I never understood parents who complained about having to help their kids do homework. Didn’t the assignment belong to the kids, after all? Wasn’t it unfair and unethical for the parent to be involved?
Ah, I had much to learn. Now I know that, no matter how hard I resist it, somehow the kids’ homework is mine. While most assignments can be done at the kitchen table with a textbook and a pencil, there are plenty more that require my involvement. Consider these assignments:
1. Collect data for five consecutive days on the moon’s phase. Describe your observation and whether the sky is overcast, clear, etc.
This sounds like such a cakewalk, until you startle at 10 p.m. upon realizing that nobody noticed the moon that night. Sure, your kid should have remembered it, but it was the last thing on your minds as you rode home after ball practice. What do you do now? Wake the kid up to observe the moon? Spoil the consecutive day streak by missing an observation? Peer out a window, record conditions and brief the kid in the morning?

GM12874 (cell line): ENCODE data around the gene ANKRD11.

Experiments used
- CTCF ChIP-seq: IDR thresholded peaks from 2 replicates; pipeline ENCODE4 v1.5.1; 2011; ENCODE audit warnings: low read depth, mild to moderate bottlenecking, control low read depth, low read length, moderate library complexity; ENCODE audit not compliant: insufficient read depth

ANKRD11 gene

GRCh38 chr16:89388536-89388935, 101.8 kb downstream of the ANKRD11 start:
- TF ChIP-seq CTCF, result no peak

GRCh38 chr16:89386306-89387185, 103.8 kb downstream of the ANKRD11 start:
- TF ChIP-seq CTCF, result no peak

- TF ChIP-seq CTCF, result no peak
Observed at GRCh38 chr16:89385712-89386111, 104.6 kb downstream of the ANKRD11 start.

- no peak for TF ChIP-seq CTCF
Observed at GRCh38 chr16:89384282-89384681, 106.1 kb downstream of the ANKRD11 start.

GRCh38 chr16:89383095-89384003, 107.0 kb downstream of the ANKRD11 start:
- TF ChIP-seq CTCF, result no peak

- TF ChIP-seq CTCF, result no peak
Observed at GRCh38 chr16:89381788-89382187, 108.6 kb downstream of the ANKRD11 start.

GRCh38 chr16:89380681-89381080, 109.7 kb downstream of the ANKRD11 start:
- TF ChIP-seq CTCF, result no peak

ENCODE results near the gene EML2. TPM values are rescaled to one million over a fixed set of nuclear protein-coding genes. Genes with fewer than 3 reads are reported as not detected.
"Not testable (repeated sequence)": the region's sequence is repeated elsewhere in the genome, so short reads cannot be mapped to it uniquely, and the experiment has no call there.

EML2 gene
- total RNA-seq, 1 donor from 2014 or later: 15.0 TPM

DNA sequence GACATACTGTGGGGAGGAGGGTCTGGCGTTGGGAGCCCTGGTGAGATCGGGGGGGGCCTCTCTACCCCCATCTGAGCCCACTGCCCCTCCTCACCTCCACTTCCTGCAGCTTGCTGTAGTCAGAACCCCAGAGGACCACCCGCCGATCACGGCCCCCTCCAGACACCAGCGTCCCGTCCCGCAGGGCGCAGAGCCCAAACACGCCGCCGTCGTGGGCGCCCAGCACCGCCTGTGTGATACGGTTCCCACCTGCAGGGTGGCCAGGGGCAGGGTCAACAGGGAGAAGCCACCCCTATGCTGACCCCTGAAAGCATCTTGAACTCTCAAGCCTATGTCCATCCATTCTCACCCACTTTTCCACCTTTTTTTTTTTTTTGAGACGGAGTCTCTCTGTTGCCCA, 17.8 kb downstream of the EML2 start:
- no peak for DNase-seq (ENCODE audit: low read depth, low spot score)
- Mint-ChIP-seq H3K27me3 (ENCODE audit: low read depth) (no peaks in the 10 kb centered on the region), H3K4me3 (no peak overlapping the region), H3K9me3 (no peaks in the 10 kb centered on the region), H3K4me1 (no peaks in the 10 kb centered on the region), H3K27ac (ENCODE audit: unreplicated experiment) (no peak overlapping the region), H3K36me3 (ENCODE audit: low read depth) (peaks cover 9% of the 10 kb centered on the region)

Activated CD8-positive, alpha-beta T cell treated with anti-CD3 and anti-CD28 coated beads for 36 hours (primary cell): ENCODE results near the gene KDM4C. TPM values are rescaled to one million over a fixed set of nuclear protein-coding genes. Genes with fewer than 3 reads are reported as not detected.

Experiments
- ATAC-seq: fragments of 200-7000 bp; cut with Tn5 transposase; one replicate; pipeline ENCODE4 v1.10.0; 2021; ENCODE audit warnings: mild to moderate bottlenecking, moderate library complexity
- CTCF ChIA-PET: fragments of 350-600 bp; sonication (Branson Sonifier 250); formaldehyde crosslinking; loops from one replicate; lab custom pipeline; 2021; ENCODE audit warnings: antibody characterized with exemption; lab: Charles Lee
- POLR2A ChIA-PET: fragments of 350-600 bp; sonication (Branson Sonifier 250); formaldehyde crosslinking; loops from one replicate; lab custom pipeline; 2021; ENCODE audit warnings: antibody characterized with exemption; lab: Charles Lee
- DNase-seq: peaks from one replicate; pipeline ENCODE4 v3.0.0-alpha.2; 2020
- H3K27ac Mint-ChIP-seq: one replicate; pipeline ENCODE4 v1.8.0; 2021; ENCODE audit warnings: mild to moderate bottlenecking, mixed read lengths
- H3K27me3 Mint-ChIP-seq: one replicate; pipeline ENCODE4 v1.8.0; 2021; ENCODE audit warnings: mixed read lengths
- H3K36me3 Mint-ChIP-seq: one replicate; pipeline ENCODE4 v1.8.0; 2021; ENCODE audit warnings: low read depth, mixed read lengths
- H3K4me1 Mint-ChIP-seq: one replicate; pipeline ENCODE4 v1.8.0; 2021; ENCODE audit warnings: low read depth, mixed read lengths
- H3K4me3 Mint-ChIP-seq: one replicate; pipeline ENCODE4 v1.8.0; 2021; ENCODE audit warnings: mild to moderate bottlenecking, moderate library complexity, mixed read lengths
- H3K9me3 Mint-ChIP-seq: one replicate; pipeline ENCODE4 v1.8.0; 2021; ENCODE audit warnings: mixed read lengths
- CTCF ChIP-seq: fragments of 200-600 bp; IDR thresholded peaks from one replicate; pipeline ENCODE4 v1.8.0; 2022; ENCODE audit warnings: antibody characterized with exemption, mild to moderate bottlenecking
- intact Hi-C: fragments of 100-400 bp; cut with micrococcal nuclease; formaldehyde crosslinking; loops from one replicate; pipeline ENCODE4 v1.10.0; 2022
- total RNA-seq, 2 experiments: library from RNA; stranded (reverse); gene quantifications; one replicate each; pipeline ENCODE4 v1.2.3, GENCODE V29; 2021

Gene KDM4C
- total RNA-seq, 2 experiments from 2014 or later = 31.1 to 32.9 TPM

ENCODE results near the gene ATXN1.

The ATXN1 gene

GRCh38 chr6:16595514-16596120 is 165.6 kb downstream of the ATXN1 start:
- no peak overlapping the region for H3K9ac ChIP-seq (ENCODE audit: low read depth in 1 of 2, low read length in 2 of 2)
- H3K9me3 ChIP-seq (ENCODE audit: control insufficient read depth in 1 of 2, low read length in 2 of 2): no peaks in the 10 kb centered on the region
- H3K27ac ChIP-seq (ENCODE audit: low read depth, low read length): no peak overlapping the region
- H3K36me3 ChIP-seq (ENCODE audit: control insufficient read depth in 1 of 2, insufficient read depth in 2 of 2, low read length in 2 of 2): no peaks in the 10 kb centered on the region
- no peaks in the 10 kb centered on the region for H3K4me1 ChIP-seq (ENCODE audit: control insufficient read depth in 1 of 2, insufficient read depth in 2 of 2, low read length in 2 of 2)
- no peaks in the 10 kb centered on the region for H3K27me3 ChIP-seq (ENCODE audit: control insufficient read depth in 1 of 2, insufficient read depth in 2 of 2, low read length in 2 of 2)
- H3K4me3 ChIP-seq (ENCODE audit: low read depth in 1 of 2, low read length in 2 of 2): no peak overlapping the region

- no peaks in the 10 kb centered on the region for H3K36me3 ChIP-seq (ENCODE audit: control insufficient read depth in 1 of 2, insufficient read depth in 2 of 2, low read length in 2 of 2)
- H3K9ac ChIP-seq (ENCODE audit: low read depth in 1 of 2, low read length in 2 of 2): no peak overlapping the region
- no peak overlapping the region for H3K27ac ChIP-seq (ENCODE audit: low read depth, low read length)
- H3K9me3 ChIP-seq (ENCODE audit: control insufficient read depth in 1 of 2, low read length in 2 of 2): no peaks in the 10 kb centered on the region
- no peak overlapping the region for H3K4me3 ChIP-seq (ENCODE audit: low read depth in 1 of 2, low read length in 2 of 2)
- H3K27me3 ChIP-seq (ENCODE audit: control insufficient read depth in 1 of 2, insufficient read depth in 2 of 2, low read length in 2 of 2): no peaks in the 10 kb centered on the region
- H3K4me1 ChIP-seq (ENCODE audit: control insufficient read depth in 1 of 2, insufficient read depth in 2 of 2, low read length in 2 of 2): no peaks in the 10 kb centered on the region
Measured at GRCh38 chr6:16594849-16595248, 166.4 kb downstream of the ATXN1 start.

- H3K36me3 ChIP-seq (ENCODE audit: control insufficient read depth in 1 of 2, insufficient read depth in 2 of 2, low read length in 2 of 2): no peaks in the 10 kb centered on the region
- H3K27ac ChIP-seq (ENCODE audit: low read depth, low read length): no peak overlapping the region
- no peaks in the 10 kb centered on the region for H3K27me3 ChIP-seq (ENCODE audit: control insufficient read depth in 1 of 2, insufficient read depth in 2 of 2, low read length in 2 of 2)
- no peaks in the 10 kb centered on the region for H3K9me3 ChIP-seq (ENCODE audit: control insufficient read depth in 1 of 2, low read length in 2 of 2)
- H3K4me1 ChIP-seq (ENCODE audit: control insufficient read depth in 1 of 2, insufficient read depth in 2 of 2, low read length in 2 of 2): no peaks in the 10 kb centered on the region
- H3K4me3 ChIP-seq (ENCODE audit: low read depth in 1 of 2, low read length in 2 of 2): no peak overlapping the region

Our ancestors wouldn’t have gone a day without observing the moon. Why is it so difficult now? And how did such an easy and painless assignment become an ethical dilemma involving the Weather Channel’s five-day forecast?
2. Note the health inspection scores for three food establishments. What do these scores mean? How do they affect our daily life?
A simple enough assignment that wasn’t mentioned by my kid until the night before it was due, and despite having had plenty of notice from the teacher. This required a frantic trip to the food court at the Galleria (where else to find three scores right away?) and the added expense of a Venti Decaf Mocha to calm my nerves.
3. Create a poster depicting…
I used to think Walgreens was open 24 hours for pharmacy customers, but now I know the schedule is for poor schmucks like me who have to buy the last dog-eared piece of white poster board and get it to the car in the rain. And yes, I try to keep a supply at home, but it’s gone by the time the poster assignment rolls around again.
Some parents have found just the right structure and schedule to ensure that homework is submitted on time and free of smears, eraser crumbs, and drama. Apparently this is one lesson I just haven’t learned yet.